Question about 2002 Toyota Sienna

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How to replace sensor on 2008 toyota sienna

Obd reading p0051 bank 2 sensor 1

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Posted on Jan 02, 2017

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SOURCE: 2008 Toyota Sienna Engine knocking

Have the knock sensor checked.

Posted on Jul 22, 2009

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SOURCE: 2004 Toyota Sienna code P0430, Catalyst system

7 out of 10 times that means that one of the cat's have gone bad. Most of the time it happens when your mileage is around 100,000 miles. The only thing is to do is to change the bad cat.

Posted on Aug 30, 2009

  • 291 Answers

SOURCE: the check engine light is on the code is P0051

FIRST THING IS RESET THE CHECK ENGINE LIGHT AND SEE IF CODE RETURNS... RUN IT FOR A LITTLE TO MAKE SURE YOU DON'T HAVE BAD GAS.... IF IT STILL COMES ON REPLACE 02 SENSOR LOCATED IN THE EXHUAST PIPE.. THERE SHOULD BE TWO IN PIPE YOU WANT THE ONE CLOSEST TO THE END OF THE EXHUAST PIPE

Posted on Sep 01, 2009

  • 114 Answers

SOURCE: i can't find knock sensor location bunk 2 toyota sienna 2001

It's under the intake manifold...oh joy

Posted on Sep 19, 2009

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crapiemael
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SOURCE: p0051 code, where is the sensor located, where is

Bank 2 is passenger side, sensor 1 is the one up closest to the exhaust manifold. Plug in type (just remove old and plug back into the wiring harness connector) is about $90 at Autozone. You can get a cheaper one that you splice but it's confusing to understand which wires to splice together. Don't forget to buy the special socket, $10, to remove and install the sensor. It's split up the side for the wires. Forget trying to use an open end wrench, socket is best.

Posted on Nov 18, 2009

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Hi I have Toyota Sienna 2001 SE and code 1150 came it's showing on obd|| bank2 sensor1.i don't know where is located plz help


hello, the banks 2 sensor is located in the exhaust manifold near the firewall and visible from the top, you will need a special o2 sensor socket to remove it.

Apr 03, 2017 | Toyota Cars & Trucks

1 Answer

We have fault codes#1 and #51 and we need to know what they mean can anyone help


Ian, P0001 fuel volume regulator control circuit/open, may be an electrical problem related to the fuel volume regulator. clear the code and see if it comes back
P0051 Oxygen sensor heater control circuit low, bank 2, sensor 1.
Normally a bad wire/plug on sensor or sensor faulty.
Check the attached links,instruction and guides to explain codes in more detail. Good luck
"I hope this helped you out, if so let me know by pressing the helpful button. Check out some of my other posts if you need more tips and info."
http://www.obd-codes.com/p0051
http://www.obd-codes.com/p0001
P0001 OBD II Trouble Code Fuel Volume Regulator Control Circuit Open

Apr 26, 2016 | Cars & Trucks

1 Answer

What should I check with 3 codes P0051 , P0300, P1512 .its only car I have and I need expert advice what's smartest cheapest thing to do?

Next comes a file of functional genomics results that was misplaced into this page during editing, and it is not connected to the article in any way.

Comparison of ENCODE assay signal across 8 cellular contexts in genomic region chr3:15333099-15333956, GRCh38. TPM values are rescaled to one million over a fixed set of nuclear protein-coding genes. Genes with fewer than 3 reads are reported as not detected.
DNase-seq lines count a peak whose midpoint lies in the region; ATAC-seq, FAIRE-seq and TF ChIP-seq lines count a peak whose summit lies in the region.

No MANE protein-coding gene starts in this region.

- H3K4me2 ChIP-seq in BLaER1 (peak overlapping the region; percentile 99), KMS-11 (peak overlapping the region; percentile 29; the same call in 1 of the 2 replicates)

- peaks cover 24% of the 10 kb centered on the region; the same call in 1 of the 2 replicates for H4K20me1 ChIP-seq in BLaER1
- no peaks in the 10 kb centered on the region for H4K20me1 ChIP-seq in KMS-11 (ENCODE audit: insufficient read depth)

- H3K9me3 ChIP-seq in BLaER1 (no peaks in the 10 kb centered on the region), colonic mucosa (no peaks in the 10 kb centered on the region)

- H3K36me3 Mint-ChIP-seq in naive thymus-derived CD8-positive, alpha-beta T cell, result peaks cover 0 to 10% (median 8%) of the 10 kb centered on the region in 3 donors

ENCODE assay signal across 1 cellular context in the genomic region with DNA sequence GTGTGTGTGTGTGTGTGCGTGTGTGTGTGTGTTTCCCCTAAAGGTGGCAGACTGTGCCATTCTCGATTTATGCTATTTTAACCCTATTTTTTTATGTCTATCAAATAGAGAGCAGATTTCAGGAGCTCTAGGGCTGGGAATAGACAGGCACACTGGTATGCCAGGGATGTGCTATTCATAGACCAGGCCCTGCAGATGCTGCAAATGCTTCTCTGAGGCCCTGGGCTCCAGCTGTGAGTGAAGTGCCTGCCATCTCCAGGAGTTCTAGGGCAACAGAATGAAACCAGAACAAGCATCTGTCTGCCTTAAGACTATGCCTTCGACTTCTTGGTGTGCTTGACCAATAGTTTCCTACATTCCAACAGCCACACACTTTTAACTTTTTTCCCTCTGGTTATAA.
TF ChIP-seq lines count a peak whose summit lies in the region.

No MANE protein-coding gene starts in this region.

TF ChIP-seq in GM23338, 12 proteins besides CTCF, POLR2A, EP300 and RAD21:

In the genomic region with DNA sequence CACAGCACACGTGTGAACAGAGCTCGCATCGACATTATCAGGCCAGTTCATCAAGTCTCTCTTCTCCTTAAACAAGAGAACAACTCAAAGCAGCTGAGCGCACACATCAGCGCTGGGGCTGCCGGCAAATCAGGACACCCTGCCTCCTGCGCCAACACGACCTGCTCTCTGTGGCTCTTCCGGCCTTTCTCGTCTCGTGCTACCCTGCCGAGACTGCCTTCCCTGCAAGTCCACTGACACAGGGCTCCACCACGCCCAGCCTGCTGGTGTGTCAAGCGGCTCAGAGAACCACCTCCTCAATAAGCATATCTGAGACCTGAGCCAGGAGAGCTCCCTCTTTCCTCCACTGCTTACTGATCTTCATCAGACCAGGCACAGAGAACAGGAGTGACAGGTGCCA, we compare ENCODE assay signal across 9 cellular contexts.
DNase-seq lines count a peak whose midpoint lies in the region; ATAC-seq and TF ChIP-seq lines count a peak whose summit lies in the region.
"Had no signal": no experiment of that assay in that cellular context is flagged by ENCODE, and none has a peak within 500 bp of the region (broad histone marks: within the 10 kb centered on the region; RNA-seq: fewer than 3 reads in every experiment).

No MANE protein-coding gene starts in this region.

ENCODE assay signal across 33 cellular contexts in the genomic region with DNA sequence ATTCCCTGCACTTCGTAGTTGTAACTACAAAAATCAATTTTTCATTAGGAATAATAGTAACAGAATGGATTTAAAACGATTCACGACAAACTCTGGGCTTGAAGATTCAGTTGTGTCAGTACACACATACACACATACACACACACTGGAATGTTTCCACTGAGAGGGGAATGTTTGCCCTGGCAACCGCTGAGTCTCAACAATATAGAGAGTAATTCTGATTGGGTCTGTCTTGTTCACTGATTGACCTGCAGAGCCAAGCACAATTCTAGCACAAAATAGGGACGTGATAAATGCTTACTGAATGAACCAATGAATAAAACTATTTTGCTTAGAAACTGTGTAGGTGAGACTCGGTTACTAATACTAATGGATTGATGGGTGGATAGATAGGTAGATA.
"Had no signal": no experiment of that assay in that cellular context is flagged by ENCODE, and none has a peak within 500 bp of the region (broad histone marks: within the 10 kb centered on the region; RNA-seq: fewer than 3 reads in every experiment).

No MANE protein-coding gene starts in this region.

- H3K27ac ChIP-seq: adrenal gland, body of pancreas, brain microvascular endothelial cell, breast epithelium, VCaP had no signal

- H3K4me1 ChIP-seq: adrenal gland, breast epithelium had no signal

the following link is courtesy of obd codes .com the p0300 misfire code can be from the other to codes P0051 - Oxygen (A/F) Sensor Heater Control Circuit Low (Bank 2 Sensor 1) OBD-II Trouble Code Technical Description Generic: Oxygen (A/F) Sensor Heater Control Circuit Low (Bank 2 Sensor 1) Nissan: Heated oxygen sensor (HO2S) 1 Bank 2 - heater voltage low What does that mean? A P0051 DTC (diagnostic trouble code) refers to the O2 sensor (oxygen sensor) located on Bank 2 in front of the catalytic converter. There is also an oxygen sensor behind the converter which is Sensor #2. This O2 sensor #1 may also be refered to as an air/fuel ratio sensor since on some vehicles it is. It detects the amount of oxygen in the exhaust gas compared to the outside air and then vehicle's computer adjusts the air/fuel ratio going into the engine. The sensor is less effective when the exhaust gas temperature is low, so it includes a heater which is activated to help get better readings from the A/F O2 sensor. Essentially this P0051 code means that the resistance of the heater circuit is lower than normal. In most cases, that resistance level must fall below 0.8 A to trigger the DTC code. Note, this code is very similar in nature to P0031, P0032, and P0052 Potential Symptoms Most likely you'll not notice any symptoms other than the MIL (malfunction indicator lamp, a.k.a. the check engine light) will illuminate. Causes A P0051 DTC trouble code may be caused by one or more of the following: A short in the heater circuit in the sensor A failed O2 sensor heater Wiring/connectors broken/frayed leading to sensor and/or relay Failed PCM/ECM Possible Solutions To fix a P0051 DTC code, you'll need to do a proper diagnosis. To do that, you'll want to inspect the wiring and connectors leading to the sensor. Also if equipped with a heater relay and fuse, you'll want to check those as well. Use a digital volt ohm meter to: check for 12 volts at the heater circuit feed (hint: unplug the sensor and check at the wiring connector to do this measurement) check the ground circuit for continuity measure the resistance of the heater circuit (done on the sensor itself) measure the resistance and voltage of the wiring Refer to a service manual for the correct specifications (volts, ohms) for your vehicle. On some Toyota vehicles this code is triggered when the resistance of the heater circuit is below 0.8 A. With that said, a common fix for this DTC is to replace the air/fuel (O2 oxygen) sensor #1 on bank 2 (the side of the engine that doesn't contain cylinder #1). Please keep in mind that OEM (original equipment) replacement sensors are recommended (from the dealer). Aftermarket sensors can be less reliable and of poorer quality (not always, but more often). There's also a chance that replacement parts for the P0051 code may also fall under a federal emissions warranty (check with your dealer to see if it's covered).